Even a base 2018 BMW X5 sDrive35i comes nicely equipped, as should be expected of an SUV costing nearly $60,000. The X5’s standard equipment includes 14-way power-operated heated front seats, navigation with a 10.2-inch high-res touch screen that's updated to the latest iDrive 6.0 system, power tailgate, power moonroof, dual-zone automatic climate control, xenon headlights and universal garage-door opener. In addition to navigation, the basic infotainment includes a 9-speaker/205-watt audio system with AM/FM/CD player, HD Radio and a surprise: a 200-gig hard drive with 20 gigs available to store audio files. The X5 offers CarPlay compatibility, but it’s an extra $300. Android Auto is not fully integrated into BMWs at the moment, though the BMW Apps interface allows some Android-based phones to operate certain functions. All new BMWs include complimentary maintenance for three years/36,000 miles.
One notable exception on the standard-features roster is leather upholstery. On all 2018 X5 trims except the xDrive50i, you’ll have to pay an extra $1,300 for it in place of the SensaTec faux leather. Your first choice will be to pick a “line” with exterior and interior aesthetics. From there, you have a wide range of options, ranging from a heated steering wheel and ventilated seats to a night-vision assist system and surround-view cameras. Driving-assistance features include blind-spot monitoring, head-up display, active cruise control and automatic emergency braking. Two upgraded audio systems are available: a harman/kardon system or an audiophile-grade Bang & Olufsen.
The X5 offers a wide selection of powertrains in its class and suits a variety of desires and tastes. Those who appreciate green will like the xDrive40e plug-in hybrid, while those who want mean will relish the turbo V8 in the xDrive50i. In between are satisfying 6-cylinder gasoline and diesel engines.
We already liked the BMW X5's big 10.2-inch infotainment screen and intuitive scroll-and-click user interface. Now it's even better with a new touch screen, letting you either tap the screen or use the dial when it makes the most sense. Plus, the high-resolution screen is super-sharp.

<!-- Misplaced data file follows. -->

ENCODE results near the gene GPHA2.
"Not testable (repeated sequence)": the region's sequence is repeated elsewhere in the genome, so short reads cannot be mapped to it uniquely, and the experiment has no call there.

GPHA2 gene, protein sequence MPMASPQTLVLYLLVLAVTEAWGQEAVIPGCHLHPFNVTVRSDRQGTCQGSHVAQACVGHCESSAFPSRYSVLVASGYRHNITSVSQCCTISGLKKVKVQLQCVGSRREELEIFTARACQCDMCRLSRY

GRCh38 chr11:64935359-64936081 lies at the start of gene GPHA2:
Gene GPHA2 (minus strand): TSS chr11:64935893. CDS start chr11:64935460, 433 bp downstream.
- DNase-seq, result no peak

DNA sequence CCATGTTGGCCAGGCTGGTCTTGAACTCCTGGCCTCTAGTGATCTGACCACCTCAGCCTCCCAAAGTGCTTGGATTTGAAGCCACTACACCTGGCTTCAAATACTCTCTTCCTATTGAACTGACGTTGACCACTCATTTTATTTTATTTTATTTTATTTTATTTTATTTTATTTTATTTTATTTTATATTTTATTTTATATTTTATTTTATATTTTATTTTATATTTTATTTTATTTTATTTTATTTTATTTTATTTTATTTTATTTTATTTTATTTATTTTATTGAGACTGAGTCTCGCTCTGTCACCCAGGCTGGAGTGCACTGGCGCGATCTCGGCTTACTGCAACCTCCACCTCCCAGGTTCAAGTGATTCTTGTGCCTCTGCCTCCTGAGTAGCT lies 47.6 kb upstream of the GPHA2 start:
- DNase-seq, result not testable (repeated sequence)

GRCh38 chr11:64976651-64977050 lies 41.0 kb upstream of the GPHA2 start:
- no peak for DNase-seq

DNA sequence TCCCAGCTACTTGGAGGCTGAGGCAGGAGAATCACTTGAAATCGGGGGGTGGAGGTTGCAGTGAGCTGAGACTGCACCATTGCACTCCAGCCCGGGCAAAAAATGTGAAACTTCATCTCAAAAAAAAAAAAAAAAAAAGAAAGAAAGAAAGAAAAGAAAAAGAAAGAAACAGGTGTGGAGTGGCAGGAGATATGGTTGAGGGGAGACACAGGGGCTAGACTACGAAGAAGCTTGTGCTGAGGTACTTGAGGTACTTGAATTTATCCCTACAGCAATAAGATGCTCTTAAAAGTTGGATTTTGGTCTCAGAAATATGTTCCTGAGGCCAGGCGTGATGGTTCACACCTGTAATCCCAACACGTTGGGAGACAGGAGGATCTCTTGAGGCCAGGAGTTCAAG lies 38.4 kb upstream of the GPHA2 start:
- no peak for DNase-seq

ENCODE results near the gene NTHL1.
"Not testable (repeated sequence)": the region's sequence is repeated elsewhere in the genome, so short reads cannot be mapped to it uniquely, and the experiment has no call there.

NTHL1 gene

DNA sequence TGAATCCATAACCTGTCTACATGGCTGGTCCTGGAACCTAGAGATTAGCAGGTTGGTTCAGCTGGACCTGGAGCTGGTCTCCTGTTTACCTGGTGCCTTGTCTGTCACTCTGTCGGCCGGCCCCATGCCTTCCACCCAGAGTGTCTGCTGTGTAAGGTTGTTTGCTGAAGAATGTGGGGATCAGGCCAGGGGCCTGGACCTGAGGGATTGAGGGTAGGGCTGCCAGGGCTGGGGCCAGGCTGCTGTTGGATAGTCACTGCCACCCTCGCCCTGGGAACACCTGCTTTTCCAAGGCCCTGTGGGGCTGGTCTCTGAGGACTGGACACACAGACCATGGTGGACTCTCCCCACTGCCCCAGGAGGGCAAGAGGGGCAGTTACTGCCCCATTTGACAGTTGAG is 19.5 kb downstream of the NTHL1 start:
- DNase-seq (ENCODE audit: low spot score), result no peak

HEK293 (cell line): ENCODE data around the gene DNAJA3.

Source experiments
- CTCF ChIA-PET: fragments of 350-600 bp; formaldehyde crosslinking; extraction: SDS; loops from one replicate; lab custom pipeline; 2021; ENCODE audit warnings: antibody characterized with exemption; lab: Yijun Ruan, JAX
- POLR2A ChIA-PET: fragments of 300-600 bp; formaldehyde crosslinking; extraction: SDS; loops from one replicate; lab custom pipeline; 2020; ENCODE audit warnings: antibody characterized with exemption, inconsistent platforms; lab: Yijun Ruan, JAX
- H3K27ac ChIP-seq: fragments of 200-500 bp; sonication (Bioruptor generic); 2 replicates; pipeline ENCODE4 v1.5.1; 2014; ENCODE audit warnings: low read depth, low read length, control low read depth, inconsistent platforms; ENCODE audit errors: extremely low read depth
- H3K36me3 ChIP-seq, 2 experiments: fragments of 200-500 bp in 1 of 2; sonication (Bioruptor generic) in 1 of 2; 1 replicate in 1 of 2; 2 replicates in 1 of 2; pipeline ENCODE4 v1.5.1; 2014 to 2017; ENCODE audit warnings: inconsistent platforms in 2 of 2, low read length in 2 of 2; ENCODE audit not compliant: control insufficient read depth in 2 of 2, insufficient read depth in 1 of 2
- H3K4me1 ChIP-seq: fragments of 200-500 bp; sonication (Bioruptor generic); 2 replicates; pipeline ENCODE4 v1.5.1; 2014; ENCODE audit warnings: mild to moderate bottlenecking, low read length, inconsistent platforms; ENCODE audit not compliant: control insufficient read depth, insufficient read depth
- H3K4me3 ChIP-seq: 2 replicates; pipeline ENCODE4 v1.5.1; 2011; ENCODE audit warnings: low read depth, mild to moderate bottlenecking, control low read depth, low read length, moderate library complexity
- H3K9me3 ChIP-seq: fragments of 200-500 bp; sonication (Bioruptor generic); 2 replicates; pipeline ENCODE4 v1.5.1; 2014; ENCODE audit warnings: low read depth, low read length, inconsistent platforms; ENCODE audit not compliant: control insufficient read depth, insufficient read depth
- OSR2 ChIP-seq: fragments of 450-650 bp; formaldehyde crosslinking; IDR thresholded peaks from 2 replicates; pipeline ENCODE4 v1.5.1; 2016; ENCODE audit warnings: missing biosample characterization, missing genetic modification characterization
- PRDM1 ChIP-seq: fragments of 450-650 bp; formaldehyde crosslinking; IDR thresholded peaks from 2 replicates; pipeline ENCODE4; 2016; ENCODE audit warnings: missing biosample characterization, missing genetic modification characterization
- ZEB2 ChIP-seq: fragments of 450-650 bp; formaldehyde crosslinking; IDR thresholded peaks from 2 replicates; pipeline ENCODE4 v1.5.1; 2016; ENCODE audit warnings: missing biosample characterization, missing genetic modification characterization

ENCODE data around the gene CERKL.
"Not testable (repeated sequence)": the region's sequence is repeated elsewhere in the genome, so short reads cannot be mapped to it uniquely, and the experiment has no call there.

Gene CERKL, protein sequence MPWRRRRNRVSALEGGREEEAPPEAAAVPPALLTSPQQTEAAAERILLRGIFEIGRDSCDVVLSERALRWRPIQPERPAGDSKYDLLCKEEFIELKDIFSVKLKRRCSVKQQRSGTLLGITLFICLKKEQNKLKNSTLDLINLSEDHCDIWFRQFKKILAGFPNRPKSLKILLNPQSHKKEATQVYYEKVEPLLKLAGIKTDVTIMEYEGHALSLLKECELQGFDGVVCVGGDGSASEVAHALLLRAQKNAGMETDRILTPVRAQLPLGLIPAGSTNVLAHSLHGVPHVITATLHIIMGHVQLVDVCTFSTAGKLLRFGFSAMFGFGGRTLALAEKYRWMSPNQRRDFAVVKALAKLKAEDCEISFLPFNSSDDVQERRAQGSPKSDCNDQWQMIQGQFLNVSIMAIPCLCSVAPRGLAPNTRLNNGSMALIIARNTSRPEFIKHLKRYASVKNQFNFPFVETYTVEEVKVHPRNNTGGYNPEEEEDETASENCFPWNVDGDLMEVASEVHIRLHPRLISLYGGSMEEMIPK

Under the Hood
The sDrive35i and xDrive35i use a turbocharged 3.0-liter inline-6 with 300 horsepower, while the xDrive35d uses a turbodiesel with 255 horsepower and a whopping 413 lb-ft of torque. The V8-powered xDrive50i has a twin-turbo 4.4-liter V8 with 445 horsepower. The xDrive40e plug-in hybrid mates a 2.0-liter turbo-4 to an integrated electric motor for a total of 308 horsepower. It has an electric-only driving range of up to 14 miles before the gasoline engine kicks in. There are also various drive modes to maximize efficiency or save the battery. Recharging can take a few hours and can be done on a 120- or 220-volt line. Every engine comes connected to a slick 8-speed automatic transmission, and all X5 SUVs have a start/stop function that shuts down the engine at idle. It restarts quickly enough when you lift your foot from the brake, but its intrusiveness had us reaching for the "off" button.
2.0-liter turbocharged inline-4/electric motor (xDrive40e)
308 horsepower (combined)
332 lb-ft of torque (combined)
EPA city/highway fuel economy: 56 mpge (combined), 24 mpg (combined)
3.0-liter turbocharged inline-6 (sDrive35i and xDrive35i)
300 horsepower @ 5,800 rpm
295 lb-ft of torque @ 1,200 rpm
EPA city/highway fuel economy: 18/25 mpg (RWD), 18/24 mpg (AWD)
3.0-liter turbocharged diesel inline-6 (xDrive35d)
255 horsepower @ 4,000 rpm
413 lb-ft of torque @ 1,500-3,000 rpm
EPA city/highway fuel economy: 23/29 mpg
4.4-liter twin-turbocharged V8 (xDrive50i)
445 horsepower @ 5,500-6,000 rpm
479 lb-ft of torque @ 2,000-4,500 rpm
EPA city/highway fuel economy: 15/21 mpg
The 2018 BMW X5 is the German automaker’s midsize-crossover SUV, slotting between the compact X3 and the forthcoming X7. Loathe to call it an SUV, the luxury brand prefers “Sports Activity Vehicle,” a designation that highlights the X5 favoring of on-road dynamics over off-road ruggedness. Indeed, compared to rivals such as the Mercedes-Benz GLE, Audi Q7, Lexus RX and Acura MDX, this BMW luxury-crossover SUV feels inherently athletic. Like those rivals, the X5 is filled with technology, advanced safety features and creature comforts. It also boasts a wider variety of powertrains than its competitors. With choices ranging from gasoline V6 and V8 engines to a plug-in hybrid and even a diesel, the 2018 X5 lineup is suited to a variety of tastes.